He will, and he does—but rarely according to our timetable. Weeks, months, years can pass. Our loved one keeps on drinking, our son does not come back to the church, the depression doesn’t lift. Prayer and fasting don’t seem to make any difference. Where’s the deliverer the psalms talk about? What’s wrong with God?
Something is wrong—with us. Our troubles are not occasions for God to display his power. One of the axioms of the Christian life, one which I will repeat often in this book, is that troubles have much to teach us. Often the lesson is patience; sometimes it is humility. The Lord will deliver us according to his schedule, not ours. And when deliverance comes, it comes from his hand—not from our fervent prayers and heroic fasting.
Satan’s Plan—For Me?
Often our thinking about trouble doesn’t take into account the reality of spiritual warfare. It’s not hard to believe that malevolent evil forces are at loose in the world when we ponder events like the terrorist attacks of September 11, the near-assassination of the pope, and the horror of crimes of sexual abuse. But, in my experience, we have a harder time seeing the role of evil spiritual forces in our own humble lives. We are disinclined to believe that Satan really has a plan for us personally, a plan that he tries to execute. We are more likely to believe that troubles are caused by our defects, by God’s lack of concern, or by circumstances.
But the truth is that the devil is real. That is the consistent teaching of the church through the ages. The church’s accumulated pastoral wisdom testifies to the influence of evil spiritual forces on individuals. Careful discernment is called for here. Not all troubles are caused by Satan. We can make serious mistakes by seeing the devil everywhere and attributing powers to him that he simply doesn’t have. But it’s also true that we are involved in spiritual warfare. We are both the battleground and the army. The enemy wants to rob you of your salvation—you, personally. He knows you—not as well as God knows you, but he knows you.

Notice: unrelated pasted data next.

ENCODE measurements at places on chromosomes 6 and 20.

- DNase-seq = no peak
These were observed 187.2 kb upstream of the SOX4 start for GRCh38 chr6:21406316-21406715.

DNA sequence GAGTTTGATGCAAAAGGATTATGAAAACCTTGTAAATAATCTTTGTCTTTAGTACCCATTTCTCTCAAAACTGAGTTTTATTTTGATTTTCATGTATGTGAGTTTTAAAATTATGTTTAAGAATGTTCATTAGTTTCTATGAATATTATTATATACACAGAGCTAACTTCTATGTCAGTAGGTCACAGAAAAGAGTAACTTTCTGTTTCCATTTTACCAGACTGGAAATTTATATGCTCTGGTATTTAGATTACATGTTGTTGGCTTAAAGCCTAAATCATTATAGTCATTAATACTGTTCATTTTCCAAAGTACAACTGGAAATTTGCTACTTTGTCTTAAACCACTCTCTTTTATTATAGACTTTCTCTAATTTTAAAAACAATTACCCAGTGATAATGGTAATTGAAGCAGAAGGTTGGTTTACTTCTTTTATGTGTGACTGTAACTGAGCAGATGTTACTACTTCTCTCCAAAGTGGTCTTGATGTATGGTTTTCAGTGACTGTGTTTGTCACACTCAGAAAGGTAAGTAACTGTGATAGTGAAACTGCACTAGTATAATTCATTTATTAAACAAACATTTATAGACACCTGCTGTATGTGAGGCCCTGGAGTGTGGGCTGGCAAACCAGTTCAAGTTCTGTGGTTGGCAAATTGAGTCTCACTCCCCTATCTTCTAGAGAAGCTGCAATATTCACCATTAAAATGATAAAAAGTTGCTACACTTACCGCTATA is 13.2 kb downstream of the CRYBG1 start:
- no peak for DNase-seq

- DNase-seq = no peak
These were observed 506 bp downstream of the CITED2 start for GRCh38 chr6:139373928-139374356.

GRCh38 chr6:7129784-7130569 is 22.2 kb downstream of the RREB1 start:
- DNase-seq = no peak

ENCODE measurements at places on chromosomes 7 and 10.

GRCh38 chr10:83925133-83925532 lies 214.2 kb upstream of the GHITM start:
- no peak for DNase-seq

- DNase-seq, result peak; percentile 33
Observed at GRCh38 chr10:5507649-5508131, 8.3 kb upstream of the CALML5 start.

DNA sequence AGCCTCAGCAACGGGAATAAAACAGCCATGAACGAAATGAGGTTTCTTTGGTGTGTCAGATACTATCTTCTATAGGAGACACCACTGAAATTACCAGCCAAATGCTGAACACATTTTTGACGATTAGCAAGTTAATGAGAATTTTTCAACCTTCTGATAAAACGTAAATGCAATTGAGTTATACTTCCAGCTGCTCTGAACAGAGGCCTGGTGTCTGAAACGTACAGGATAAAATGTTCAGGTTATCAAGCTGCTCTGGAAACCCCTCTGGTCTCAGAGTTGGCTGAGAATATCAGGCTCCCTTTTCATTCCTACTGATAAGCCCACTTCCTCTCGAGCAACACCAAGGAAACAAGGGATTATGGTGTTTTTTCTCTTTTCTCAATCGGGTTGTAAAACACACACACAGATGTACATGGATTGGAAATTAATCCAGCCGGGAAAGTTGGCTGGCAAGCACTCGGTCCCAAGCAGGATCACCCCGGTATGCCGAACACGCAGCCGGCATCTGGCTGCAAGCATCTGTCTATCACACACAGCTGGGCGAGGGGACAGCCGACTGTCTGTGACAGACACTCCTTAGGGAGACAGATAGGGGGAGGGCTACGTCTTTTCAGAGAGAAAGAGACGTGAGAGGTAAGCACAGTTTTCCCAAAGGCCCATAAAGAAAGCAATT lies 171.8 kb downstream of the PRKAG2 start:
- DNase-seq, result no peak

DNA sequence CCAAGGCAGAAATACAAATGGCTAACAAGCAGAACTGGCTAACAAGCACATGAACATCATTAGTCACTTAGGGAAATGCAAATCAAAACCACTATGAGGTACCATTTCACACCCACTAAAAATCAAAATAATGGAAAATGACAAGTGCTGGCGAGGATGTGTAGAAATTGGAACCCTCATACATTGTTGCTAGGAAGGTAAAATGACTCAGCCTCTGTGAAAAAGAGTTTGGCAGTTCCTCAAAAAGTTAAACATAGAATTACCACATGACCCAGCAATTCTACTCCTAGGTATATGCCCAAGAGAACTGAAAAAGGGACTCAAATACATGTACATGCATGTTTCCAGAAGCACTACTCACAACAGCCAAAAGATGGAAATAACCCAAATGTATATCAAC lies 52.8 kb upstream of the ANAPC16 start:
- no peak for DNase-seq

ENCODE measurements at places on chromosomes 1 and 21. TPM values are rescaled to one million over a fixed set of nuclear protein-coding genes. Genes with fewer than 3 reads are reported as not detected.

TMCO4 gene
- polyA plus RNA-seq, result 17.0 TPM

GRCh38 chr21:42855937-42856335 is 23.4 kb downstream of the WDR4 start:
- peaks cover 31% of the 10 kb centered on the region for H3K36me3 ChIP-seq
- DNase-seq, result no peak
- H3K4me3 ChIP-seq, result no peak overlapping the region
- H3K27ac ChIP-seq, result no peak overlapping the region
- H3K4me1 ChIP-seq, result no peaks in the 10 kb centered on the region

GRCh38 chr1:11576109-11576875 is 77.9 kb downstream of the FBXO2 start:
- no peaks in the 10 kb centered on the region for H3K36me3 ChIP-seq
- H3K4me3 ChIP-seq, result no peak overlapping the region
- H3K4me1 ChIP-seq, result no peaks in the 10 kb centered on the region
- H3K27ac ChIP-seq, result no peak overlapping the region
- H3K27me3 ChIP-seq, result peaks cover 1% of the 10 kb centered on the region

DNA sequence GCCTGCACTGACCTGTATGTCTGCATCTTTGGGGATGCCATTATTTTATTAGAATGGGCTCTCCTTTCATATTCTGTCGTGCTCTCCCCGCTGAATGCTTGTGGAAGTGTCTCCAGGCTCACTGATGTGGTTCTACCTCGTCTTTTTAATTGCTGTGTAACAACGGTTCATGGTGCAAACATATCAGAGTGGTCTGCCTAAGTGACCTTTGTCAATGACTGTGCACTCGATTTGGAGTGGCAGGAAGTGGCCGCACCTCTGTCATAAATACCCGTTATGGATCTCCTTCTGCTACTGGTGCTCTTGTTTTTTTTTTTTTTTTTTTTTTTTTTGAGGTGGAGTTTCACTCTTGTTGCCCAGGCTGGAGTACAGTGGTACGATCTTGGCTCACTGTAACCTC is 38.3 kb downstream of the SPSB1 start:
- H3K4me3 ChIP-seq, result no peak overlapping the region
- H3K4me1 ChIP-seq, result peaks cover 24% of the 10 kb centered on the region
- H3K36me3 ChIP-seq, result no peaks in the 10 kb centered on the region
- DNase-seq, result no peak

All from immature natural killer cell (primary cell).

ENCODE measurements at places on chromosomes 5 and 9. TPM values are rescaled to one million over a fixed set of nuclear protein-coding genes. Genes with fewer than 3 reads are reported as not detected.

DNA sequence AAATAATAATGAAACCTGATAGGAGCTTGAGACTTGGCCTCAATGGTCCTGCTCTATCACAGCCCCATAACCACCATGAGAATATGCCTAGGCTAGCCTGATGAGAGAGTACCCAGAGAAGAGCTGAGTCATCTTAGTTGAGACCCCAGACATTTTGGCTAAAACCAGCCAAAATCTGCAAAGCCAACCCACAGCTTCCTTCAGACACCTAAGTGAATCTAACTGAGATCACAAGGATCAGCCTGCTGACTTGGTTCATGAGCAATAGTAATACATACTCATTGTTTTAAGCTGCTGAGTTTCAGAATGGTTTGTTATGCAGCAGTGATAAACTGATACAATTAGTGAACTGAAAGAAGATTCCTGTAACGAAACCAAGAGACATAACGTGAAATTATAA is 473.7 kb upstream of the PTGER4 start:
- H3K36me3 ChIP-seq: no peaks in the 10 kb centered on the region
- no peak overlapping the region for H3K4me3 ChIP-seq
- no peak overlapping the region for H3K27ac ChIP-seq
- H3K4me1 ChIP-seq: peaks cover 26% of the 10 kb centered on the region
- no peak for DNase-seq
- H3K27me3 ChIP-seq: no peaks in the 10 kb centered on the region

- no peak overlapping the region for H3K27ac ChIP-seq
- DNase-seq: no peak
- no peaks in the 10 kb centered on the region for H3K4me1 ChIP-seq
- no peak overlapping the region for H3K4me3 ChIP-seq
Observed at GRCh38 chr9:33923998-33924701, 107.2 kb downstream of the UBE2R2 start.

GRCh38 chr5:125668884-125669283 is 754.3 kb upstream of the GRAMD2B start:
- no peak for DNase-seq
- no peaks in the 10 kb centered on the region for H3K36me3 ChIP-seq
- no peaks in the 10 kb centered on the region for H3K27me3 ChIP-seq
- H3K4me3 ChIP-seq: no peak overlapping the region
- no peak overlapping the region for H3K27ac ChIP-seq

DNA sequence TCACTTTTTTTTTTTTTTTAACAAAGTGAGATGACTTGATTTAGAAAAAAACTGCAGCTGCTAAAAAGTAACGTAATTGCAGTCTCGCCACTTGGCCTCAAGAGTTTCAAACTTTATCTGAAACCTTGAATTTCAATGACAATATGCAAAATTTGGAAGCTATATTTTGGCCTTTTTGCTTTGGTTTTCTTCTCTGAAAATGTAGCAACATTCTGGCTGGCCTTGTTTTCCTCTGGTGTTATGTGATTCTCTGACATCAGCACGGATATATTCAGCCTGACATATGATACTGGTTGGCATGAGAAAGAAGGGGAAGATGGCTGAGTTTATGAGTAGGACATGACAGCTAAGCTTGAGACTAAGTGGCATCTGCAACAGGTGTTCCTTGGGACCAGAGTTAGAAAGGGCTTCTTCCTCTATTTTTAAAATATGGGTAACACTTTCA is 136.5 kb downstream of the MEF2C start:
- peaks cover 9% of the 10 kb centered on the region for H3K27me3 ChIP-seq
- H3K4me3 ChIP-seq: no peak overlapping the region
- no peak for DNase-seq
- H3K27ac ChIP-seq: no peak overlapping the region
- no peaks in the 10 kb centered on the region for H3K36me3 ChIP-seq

Many of the troubles in our lives are battles in a lifelong spiritual conflict. We have the weapons to fight this war successfully. One of them is simple awareness that many troubles are caused not by us or by God or by circumstances, but by an enemy.
The Cancer of Discontent
Discontent is common. It’s even admired. We think people are creative and energetic when they are not satisfied with things the way they are. Discontent leads to new ideas, hard work, greater productivity.
However, discontent in our spiritual lives can be poisonous. We get a certain kind of picture in our minds about what we want and what we’re aiming for—a certain kind of marriage, a certain kind of family, a certain kind of job and service. When the reality is different from the picture, as it always is, we get discontented. This can eat away at our faith just as cancer destroys a human body. Discontent can also leave us unprepared to face real trouble when it comes.
The antidote to discontent is the person of Jesus Christ. Discontent comes from living our faith without centering it on the Lord. At the center of our Christian life is a person, a man like us in all things except sin. Our faith is not centered on rules, a pattern of life, a style of prayer, or our expectations.
We look to Jesus, and we seek what he wants to do in our lives.
Excerpted from The Truth About Trouble: How Hard Times can Draw You Closer to God, by Michael Scanlan, TOR, with Jim Manney.
Michael Scanlan, TOR, was a former president and chancellor of Franciscan University of Steubenville in Steubenville, Ohio, and a leader in various Church renewal movements. His books include Let the Fire Fall, What Does God Want? and Appointment With God.
Jim Manney is a popular writer and editor of books about spirituality.